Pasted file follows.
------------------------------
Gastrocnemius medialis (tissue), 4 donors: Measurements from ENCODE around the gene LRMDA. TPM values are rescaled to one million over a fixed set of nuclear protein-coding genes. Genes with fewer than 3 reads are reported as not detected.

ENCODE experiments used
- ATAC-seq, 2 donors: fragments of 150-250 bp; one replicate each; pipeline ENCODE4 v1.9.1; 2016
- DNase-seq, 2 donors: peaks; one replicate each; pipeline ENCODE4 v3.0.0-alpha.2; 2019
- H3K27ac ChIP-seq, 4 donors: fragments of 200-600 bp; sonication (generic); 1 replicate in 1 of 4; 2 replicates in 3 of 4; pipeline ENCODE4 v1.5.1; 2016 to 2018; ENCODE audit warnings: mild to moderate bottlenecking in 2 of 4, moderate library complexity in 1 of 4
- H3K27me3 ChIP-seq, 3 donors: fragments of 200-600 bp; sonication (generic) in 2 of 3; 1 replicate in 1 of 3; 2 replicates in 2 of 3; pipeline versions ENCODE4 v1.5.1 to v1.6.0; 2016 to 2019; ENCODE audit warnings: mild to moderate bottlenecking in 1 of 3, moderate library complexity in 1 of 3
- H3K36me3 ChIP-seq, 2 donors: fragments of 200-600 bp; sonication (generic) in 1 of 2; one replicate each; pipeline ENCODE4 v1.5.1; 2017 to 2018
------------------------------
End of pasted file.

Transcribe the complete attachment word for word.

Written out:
Gastrocnemius medialis (tissue), 4 donors: Measurements from ENCODE around the gene LRMDA. TPM values are rescaled to one million over a fixed set of nuclear protein-coding genes. Genes with fewer than 3 reads are reported as not detected.

ENCODE experiments used
- ATAC-seq, 2 donors: fragments of 150-250 bp; one replicate each; pipeline ENCODE4 v1.9.1; 2016
- DNase-seq, 2 donors: peaks; one replicate each; pipeline ENCODE4 v3.0.0-alpha.2; 2019
- H3K27ac ChIP-seq, 4 donors: fragments of 200-600 bp; sonication (generic); 1 replicate in 1 of 4; 2 replicates in 3 of 4; pipeline ENCODE4 v1.5.1; 2016 to 2018; ENCODE audit warnings: mild to moderate bottlenecking in 2 of 4, moderate library complexity in 1 of 4
- H3K27me3 ChIP-seq, 3 donors: fragments of 200-600 bp; sonication (generic) in 2 of 3; 1 replicate in 1 of 3; 2 replicates in 2 of 3; pipeline versions ENCODE4 v1.5.1 to v1.6.0; 2016 to 2019; ENCODE audit warnings: mild to moderate bottlenecking in 1 of 3, moderate library complexity in 1 of 3
- H3K36me3 ChIP-seq, 2 donors: fragments of 200-600 bp; sonication (generic) in 1 of 2; one replicate each; pipeline ENCODE4 v1.5.1; 2017 to 2018